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Water options weighed

Nitrate levels spur discussion

MONMOUTH -- A seasonal increase in nitrate concentration in Monmouth's primary source of drinking water has officials weighing options that would bolster the city's water supply and production in the future.

"We're producing healthy water right now," City Manager Jim Hough said. "What we're talking about is the capacity.

"We're noticing during the summer time that we're bumping up against our ability to maintain the water supply so it keeps up with demand."

Possible solutions include developing and tapping new well sources, upgrading the efficiency of existing water system equipment or building a treatment plant to remove contaminants from some previously tested well sites.

No timeline has been established for implementing those items, but the city will be examining the feasibility of each of them during the coming months, Hough said.

Monmouth gets most of its potable water from the "Marion County well" located across the Willamette River. Nitrate concentration has been an issue with the well since it was activated in 1978, according to an engineering report completed on behalf of the city in October.

Nitrates are a chemical found in most fertilizers, in manure and waste discharge from septic tanks, and can be carried through the soil into groundwater.

Consumption of nitrates can reduce the ability of the body's red blood cells to carry oxygen, and result in a condition in infants called "blue baby syndrome."

The U.S Environmental Protection Agency sets nitrate standards for drinking water at 10 milligrams per liter (mg/l). The Marion County well averages about 5.3 mg/l. That number increases, however, to 13 mg/l between February and May.

The lowest levels are in the summer and fall. The cycle is believed to stem from the application of fertilizers on nearby farmland early in the year, combined with the slow movement of groundwater, the report said.

Russ Cooper, operations manager for Monmouth Public Works, said the city treats the Marion County water by blending it with cleaner water from two other wells it uses in Independence.

Cooper said there's never been a case of illness involving nitrates in the city's drinking water. And only once in 22 years has the city had to issue a public notice for high nitrate concentrations.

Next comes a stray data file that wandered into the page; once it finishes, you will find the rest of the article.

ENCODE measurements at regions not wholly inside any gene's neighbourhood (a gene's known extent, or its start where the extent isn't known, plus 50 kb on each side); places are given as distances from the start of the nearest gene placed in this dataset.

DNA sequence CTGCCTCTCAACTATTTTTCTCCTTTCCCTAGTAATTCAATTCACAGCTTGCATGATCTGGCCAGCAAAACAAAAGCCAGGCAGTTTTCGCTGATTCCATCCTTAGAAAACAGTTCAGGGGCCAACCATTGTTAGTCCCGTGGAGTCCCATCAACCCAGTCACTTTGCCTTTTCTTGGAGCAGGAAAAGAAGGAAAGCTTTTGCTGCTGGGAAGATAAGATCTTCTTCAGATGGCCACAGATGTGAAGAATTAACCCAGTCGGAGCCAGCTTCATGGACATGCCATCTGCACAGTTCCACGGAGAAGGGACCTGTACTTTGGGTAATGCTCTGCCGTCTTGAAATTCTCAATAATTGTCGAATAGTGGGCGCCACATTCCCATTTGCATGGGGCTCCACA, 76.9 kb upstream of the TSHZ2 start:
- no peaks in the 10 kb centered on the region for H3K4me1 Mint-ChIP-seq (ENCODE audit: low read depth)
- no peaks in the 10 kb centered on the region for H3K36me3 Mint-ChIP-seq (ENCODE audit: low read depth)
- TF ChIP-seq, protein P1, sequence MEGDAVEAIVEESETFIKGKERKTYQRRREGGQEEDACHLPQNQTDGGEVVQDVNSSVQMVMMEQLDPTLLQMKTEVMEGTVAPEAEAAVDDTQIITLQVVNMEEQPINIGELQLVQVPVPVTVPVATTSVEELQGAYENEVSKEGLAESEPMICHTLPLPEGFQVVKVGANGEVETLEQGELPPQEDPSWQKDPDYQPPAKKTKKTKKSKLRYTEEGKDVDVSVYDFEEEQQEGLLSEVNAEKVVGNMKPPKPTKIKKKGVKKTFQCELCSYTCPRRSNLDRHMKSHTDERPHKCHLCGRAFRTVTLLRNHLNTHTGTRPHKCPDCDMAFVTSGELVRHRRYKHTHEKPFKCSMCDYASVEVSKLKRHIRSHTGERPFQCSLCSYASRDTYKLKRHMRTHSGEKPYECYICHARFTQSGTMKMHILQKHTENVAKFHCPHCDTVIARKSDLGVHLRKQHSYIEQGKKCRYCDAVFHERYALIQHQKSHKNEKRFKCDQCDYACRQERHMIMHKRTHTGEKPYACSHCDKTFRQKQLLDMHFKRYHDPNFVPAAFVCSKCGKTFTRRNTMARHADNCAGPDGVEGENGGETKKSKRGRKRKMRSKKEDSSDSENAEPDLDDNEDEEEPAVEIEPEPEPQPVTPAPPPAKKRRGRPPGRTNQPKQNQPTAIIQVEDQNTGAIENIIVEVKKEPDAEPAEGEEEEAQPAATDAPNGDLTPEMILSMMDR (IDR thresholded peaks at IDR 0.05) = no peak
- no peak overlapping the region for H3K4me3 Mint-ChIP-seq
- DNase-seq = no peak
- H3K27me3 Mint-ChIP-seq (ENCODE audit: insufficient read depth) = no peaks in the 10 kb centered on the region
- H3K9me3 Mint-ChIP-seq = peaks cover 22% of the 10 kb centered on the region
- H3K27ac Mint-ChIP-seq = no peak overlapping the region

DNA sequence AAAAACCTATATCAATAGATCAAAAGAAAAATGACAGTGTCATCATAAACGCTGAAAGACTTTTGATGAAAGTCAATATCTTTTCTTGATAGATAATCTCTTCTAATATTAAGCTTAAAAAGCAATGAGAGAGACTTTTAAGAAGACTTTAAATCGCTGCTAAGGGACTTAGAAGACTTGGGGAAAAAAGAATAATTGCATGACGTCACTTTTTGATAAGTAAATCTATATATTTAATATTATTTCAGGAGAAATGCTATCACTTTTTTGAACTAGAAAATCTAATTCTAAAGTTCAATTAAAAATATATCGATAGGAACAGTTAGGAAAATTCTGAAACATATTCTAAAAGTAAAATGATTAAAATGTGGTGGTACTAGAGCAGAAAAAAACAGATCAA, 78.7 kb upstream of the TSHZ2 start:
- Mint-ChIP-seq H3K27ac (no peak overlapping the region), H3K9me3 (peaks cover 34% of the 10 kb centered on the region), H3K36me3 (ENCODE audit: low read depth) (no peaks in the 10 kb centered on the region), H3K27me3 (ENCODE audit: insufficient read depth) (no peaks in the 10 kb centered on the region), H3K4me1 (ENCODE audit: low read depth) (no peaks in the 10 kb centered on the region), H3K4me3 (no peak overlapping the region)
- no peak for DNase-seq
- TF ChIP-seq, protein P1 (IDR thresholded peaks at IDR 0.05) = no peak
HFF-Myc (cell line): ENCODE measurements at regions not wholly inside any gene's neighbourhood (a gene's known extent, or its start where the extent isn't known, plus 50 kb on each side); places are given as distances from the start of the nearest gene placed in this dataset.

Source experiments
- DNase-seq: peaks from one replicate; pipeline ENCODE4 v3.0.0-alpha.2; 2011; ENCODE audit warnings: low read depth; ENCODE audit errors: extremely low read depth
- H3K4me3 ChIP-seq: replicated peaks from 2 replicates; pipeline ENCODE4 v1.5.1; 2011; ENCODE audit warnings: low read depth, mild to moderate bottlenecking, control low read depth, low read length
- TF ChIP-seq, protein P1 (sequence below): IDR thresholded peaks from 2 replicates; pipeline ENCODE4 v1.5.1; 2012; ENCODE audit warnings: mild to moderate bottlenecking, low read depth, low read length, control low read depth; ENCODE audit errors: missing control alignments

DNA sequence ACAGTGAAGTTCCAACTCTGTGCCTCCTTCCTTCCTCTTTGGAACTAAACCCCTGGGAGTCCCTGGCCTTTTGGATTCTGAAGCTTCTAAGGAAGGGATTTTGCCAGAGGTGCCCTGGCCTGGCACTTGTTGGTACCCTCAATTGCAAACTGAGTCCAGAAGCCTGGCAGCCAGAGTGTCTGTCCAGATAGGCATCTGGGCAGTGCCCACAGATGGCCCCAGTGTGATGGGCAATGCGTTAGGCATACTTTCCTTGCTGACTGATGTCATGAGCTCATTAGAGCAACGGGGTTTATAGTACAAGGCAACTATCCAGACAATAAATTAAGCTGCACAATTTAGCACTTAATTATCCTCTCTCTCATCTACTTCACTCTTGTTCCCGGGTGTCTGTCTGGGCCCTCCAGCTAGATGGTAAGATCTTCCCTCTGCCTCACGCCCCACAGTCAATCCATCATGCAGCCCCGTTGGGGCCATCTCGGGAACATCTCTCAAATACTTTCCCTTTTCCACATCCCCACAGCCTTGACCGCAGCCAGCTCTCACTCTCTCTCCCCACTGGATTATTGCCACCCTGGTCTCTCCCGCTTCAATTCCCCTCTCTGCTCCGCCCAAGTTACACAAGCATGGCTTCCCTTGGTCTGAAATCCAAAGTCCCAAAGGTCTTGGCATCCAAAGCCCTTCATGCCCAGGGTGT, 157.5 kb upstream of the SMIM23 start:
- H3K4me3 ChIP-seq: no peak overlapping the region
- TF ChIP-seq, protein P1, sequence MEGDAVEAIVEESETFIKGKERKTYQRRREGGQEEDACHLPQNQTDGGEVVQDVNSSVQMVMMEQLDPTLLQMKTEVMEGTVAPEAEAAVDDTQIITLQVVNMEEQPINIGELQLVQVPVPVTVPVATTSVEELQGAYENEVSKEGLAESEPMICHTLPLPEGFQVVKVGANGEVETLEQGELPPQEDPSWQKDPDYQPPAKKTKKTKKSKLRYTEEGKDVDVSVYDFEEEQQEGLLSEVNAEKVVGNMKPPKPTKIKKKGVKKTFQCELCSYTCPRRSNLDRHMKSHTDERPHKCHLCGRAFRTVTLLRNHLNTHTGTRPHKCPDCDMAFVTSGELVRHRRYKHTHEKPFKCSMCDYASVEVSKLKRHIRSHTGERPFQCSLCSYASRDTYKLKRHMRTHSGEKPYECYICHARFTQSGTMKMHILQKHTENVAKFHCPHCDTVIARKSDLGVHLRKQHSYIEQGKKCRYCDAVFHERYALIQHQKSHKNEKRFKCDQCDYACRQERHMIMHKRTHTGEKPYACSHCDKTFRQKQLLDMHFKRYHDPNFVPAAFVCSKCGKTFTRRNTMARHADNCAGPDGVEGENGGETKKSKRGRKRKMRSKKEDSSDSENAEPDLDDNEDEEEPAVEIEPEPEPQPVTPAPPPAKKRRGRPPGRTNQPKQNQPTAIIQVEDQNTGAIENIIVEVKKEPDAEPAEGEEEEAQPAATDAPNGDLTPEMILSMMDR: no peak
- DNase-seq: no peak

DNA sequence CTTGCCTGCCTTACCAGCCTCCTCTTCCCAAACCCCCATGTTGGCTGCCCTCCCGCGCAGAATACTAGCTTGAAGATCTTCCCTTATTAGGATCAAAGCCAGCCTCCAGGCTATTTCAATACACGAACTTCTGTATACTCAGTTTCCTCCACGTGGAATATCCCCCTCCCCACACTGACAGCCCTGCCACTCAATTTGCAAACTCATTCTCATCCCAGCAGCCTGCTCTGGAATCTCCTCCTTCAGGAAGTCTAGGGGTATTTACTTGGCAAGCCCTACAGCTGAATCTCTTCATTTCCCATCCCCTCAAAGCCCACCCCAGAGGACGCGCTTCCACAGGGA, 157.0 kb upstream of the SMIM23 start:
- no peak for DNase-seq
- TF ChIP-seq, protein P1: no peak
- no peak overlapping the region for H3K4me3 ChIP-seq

The main problem is the toll the treatment process takes on water production.

"We have to throttle back the production out of the Marion County well to blend with the Fourth Street wells, and that decreases the total amount of water we're able to produce," he said.

In the future, an increase in nitrate concentration in the Marion County well during the summer months could hinder the city's ability to produce enough water to meet demand.

Water use in the average Monmouth household is 100 gallons a day per person during the winter. It climbs to nearly 240 gallons during peak use in July and August, Cooper said.

Combined production in Monmouth's wells is about 20 million gallons during winter months. It's 58.7 million gallons in July.

Building a water treatment plant at Monmouth's well field in Independence would cost more than $1 million. The system would take in water from the Marion County well and pump it through a pipeline back to Monmouth.

Having such a facility could allow the city to use two wells -- one along Independence Highway, the other in the Buena Vista area -- that had been tested in the past, but later abandoned because of severe iron, bacteria and nitrate concentrations.

Hough said the city could increase output of its wells by refurbishing the pump and other equipment. The Marion County well has a production capacity of 1,200 gallons per minute.


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